But the bigger picture (as I am gleeming from some of these comments) seems to be that this is turning into an issue of natioal pride. The Finns feel that the US-centric media and blogs only pump stories that promote US-based interests... and downplay or ignore stories that run counter to that narrative. While there may be a kernel of truth to that, the reality is that for the past 4 years plus - the majority of major telecom news and innovation has been driven by Apple, Google and RIM. Yes, Samsung, MOT, LG and others have added substantian contributions. But those have largely been on the backs of Google (e.g. MOT Droid, Samsung Captivate/Galaxy, etc.).

So, the exact timing for when Android overtakes Symbian is somewhat irrelevant. The larger picture is that many of the Sr managers at Nokia (minus the new additions such as Elop, Greene, Martin, Skillman and Devard) and those specifically who control Symbian and Nokia's smartphones have done NOTHING in the past four years to add shareholder value. All they have done is slowly destroy what was a telecom giant. I hope in the forthcoming strategy adjustment announced by Elop - they all find themselves looking for new companies to destroy ;)


Well said, cmk011 (mostly). The growth trajectories tell the real story, not which of the analyst firms that happens to report it first.

This may well go into the MBA textbooks as a prime case of "denial of the obvious". The Gartner Q2 and Q3 numbers showed the writing on the wall in such utter clarity.

The IDC or Gartner Q4 numbers may turn out a little different, but it would take one heck of a difference to actually matter.

Bob Shaw

The Canalys number by itself would not be that big of an issue if 400 news stories would not have covered it within 24 hours. Looking at all the talk about Symbian and Nokia on the US centric blogs, one cannot be faulted for getting an impression that any piece of information (right or wrong) is used to forecast gloom and doom for Symbian and Nokia. Worse yet,not even Meego, which has still to enter the race, is spared from the gloom and doom forecast.


"The larger picture is that many of the Sr managers at Nokia (minus the new additions such as Elop, Greene, Martin, Skillman and Devard) and those specifically who control Symbian and Nokia's smartphones have done NOTHING in the past four years to add shareholder value"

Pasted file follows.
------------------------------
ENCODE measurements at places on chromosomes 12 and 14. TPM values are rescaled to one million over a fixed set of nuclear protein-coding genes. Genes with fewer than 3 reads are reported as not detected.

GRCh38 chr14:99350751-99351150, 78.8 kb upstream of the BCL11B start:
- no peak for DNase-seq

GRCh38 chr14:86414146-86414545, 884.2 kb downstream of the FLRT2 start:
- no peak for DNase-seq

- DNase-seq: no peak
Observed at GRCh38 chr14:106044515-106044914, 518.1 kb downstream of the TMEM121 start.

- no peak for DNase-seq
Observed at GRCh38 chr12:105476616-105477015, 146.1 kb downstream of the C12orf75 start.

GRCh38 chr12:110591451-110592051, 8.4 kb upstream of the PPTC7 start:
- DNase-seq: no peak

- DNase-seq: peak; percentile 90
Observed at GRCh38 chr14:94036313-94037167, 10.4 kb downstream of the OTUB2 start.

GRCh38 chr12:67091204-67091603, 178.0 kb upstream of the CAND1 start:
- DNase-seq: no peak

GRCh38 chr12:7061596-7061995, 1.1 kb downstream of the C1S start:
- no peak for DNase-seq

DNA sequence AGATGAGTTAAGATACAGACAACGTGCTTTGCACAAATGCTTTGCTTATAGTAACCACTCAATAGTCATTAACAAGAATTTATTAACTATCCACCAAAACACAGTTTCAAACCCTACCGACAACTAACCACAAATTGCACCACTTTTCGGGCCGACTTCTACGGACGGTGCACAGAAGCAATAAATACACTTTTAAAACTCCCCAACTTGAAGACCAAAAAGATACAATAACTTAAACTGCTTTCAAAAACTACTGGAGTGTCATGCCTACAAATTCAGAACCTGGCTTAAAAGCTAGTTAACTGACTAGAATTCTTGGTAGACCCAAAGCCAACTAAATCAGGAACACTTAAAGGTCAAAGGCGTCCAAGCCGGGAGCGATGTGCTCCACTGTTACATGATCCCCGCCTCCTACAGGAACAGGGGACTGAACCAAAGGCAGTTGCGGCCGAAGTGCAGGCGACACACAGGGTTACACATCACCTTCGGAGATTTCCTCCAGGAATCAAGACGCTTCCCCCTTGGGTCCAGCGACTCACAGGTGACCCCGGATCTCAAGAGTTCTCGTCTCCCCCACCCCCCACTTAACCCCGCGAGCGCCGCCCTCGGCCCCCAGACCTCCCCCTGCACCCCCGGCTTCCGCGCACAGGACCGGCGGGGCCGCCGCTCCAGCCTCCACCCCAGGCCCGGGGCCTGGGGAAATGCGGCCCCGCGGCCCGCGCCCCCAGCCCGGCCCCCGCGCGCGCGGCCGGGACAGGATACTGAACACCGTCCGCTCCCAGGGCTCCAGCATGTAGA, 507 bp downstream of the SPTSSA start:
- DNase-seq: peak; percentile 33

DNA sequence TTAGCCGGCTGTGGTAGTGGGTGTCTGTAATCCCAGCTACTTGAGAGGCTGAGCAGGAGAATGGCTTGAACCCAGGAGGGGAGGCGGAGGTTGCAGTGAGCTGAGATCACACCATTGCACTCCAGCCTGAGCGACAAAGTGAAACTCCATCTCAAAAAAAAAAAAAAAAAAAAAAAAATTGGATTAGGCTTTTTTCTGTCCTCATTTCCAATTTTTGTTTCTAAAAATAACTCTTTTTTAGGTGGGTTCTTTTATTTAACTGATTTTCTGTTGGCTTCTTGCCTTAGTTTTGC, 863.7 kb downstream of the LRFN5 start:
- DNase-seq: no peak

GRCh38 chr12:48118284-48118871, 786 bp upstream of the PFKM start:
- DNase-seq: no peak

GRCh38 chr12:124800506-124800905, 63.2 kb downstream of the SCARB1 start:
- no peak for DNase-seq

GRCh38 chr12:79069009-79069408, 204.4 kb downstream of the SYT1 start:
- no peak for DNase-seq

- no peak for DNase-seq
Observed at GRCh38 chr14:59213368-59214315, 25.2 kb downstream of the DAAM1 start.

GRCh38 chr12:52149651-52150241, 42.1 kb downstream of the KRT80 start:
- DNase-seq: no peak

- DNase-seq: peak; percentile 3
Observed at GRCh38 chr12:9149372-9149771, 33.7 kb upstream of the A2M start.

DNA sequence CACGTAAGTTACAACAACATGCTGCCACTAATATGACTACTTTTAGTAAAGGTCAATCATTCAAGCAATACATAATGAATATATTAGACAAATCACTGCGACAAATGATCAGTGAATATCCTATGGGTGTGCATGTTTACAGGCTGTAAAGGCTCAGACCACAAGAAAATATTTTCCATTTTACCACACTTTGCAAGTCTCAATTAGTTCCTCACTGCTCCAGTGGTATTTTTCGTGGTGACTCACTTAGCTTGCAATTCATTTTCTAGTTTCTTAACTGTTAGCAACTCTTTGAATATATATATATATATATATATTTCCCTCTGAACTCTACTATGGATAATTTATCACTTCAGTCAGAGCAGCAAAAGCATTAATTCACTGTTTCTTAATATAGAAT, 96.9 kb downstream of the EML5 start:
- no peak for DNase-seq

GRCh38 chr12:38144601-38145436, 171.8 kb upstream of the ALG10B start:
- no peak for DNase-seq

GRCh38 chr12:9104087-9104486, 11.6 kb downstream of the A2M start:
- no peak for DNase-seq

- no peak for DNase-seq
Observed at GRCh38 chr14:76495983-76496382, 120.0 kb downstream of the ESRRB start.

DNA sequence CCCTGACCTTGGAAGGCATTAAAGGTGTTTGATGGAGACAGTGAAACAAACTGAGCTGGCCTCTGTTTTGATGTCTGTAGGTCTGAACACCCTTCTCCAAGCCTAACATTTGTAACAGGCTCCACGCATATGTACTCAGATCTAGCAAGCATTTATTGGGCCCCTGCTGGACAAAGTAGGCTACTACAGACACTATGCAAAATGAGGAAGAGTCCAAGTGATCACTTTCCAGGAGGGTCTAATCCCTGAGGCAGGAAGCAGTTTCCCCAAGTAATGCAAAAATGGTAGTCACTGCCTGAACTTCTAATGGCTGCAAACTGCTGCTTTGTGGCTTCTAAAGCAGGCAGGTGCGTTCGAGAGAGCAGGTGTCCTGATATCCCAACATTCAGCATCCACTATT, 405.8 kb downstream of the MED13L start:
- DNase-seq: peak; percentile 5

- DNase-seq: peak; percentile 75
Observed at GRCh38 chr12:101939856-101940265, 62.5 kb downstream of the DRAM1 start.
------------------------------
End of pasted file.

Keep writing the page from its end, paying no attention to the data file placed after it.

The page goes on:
so increasing profits is something shareholders does not like now then?

Increasing sales is something all shareholders dislike?

sure profits when down Q4 2010 comapred to same time 2009. But then it increased 65% 2009 so hard to follow when Android is comming so strong.

Also Ovi Store is a clear leader in China . ..beating even local solutions

Also voted the most trusted company in India.

so going pretty damn good in the 2 biggest countries in the world.


JudaZ, you are missing the forrest due to the trees. Yes, you cherry picked a few highlights over the past 4 years. But let me be clear, shareholders don't care about total sales volume, trusted brands, volume of downloads on Ovi Store, etc. They care about share price appreciation! That is the simple bottom line. Given that, Nokia has failed.

Nokia versus DJIA, S&P500 and Nasdaq:;range=5y;compare=^dji+^ixic+^gspc;indicator=volume;charttype=line;crosshair=on;ohlcvalues=0;logscale=on;source=undefined

Nokia versus Apple, Google and RIMM:;range=5y;compare=aapl+goog+rimm;indicator=volume;charttype=line;crosshair=on;ohlcvalues=0;logscale=on;source=undefined

Reality is, you can choose all the feel good metrics you want. Cherry pick until your heart is content. Most sustainable, Greenest company, Most liked, Best brand, etc. If Sr management doesn't deliver shareholder value = epic fail! Since the iPhone was launched on June 29th, 2007 - this has been Nokia's share price performance;range=20070702,20110131;indicator=volume;charttype=line;crosshair=on;ohlcvalues=0;logscale=on

Epic fail!!

Bob Shaw

Pump it up: Canalys’ Google Android counts include rival Chinese variants. Most the growth in 'Android' numbers is coming from no-name vendors selling devices in countries such as China, using devices that don't support Google's development of the OS (via ads or search services) nor even expand the platform in any meaningful way that could benefit Android users. Below is the link to the article


Bob Shaw,

please don't link sites like macdailynews to this discussion forum, lets keep this discussion fair and clean and relevant to the site. A site like macdailynews which is maintained by Apple fanbois cannot bring any objectivity to the issue at hand. There are good sites maintained by apple fanbois like appleinsider, but macdailynews is not at all good.


Evan, the article actually links to AppleInsider report.

 Tomi T Ahonen

Wow, thats a lot of comments haha.. I will respond to all, will deal with them in small groups

Hi Joanne, Romit, Bob, GJW, Baudrillard, Sumit

Joanne - ok, fair point.

Romit - haha, yeah, very similar to Dot Com analysts. There is a bit of a race, who gets to call a big number first, like who called the 5B mobile subscribers first etc.

Bob - thanks

GJW - well, there will always be some fudge, that is why we also check against the aggregate numbers (all Android family makers and because they also tend to provide Phone 7, bada even old Symbian and Windows Mobile devices, the analysts need to count all those and factor out the known numbers..)